"The bottom line of our decision was life over waiting to die," H. Stanley said. "We wanted life; we wanted nature. We have already been here a couple of days, and sitting and hearing the waves, watching the kids and living life — that was the major decision for us."


Related content:

How to move from your home if you are 75 and over


This article appeared in print in the Fall Real Estate 2015 publication.

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12 people like this
Posted by Local
a resident of Another Palo Alto neighborhood
on Oct 20, 2015 at 8:21 pm

Have a lovely retirement! Thanks for sharing your experience.

What about those of us who want to seriously downsize and spend part of the year somewhere else? The trouble is that it's impossible to "cash out" and keep some kind of home downsized home here. (I do not want an apartment in a center.) The problem is the taxes. Has anyone tried this?

9 people like this
Posted by eileen
a resident of College Terrace
on Oct 20, 2015 at 9:34 pm

Ok, maybe someone wants to retire on an Island far away from friends and family. Cool for them but what about the people who want to downsize and stay here in their hometown?

Not everyone wants to move away, especially if, like me, they have children nearby working in the tech field.
There probably will not be a big change with older homeowners downsizing in this town until something is done about capital gains and there is something nice and affordable to move to. It's great to cash out and move far away but I think many long time home owners want to retire here.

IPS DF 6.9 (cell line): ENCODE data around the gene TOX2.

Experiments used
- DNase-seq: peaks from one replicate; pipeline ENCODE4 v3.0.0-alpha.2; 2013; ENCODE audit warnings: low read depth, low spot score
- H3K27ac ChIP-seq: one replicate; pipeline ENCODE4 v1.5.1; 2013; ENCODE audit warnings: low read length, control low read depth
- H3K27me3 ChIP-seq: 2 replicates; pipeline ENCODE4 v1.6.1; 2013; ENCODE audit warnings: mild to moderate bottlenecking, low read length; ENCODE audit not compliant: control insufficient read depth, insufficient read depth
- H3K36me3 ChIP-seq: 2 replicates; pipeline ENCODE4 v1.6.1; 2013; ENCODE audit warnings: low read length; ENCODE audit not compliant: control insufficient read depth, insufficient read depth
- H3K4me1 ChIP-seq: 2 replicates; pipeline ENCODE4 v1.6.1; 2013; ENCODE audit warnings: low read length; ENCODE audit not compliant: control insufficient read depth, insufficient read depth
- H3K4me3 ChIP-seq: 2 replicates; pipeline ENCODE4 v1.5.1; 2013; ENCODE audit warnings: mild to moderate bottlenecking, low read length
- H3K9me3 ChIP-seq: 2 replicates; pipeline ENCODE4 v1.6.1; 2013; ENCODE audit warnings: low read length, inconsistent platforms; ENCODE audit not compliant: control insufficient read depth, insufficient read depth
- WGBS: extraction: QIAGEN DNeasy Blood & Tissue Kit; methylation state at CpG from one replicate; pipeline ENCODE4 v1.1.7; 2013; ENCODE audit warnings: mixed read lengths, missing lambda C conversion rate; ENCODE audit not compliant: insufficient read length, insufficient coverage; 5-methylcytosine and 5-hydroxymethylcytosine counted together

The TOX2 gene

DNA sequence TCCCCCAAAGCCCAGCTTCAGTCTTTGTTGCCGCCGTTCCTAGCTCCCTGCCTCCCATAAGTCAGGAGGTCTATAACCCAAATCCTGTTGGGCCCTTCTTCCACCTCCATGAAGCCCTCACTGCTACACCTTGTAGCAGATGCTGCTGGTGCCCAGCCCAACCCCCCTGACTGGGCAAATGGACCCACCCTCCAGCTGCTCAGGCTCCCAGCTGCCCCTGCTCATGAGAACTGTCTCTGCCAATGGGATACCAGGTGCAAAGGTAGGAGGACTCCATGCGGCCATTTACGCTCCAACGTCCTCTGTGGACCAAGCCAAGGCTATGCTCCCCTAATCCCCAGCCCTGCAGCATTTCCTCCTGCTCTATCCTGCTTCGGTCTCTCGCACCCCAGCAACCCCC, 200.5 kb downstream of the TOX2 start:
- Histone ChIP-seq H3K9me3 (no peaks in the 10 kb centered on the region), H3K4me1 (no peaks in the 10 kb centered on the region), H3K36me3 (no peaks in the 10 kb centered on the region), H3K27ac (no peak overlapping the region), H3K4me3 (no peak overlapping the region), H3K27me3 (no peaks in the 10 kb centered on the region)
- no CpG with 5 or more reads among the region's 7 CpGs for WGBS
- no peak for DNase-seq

13 people like this
Posted by Plane Speaker
a resident of Crescent Park
on Oct 21, 2015 at 3:12 am

eileen said ...
>> There probably will not be a big change with older homeowners downsizing in
>> this town until something is done about capital gains and there is something
>> nice and affordable to move to.

This is so true, and while it may be the driver of the scarcity of homes on the
market and the rise in prices it also knocks a lot of people either out of selling
their houses or of staying in the area.

Between federal and state taxes on the sale of a house, the money you are left
with will not even let the typical Palo Altan downsize into anything that exists in
our market or even much that is close by. Correct me if I am wrong here, but
I think that is accurate for most people who are not liquid enough to just buy
another house and rent out the old one.

The law used to be that if you sold your house within some period of time if
you re-invested the proceeds of that sale into another house you would be
able to defer or negate the taxes due on that sale.

Currently as I understand it you get a $250K deduction and taxes on everything
else, which is going to be almost everything for someone who has owned a
Palo Alto home for 40 years.

Are we missing out on a lot of development that could be done as these houses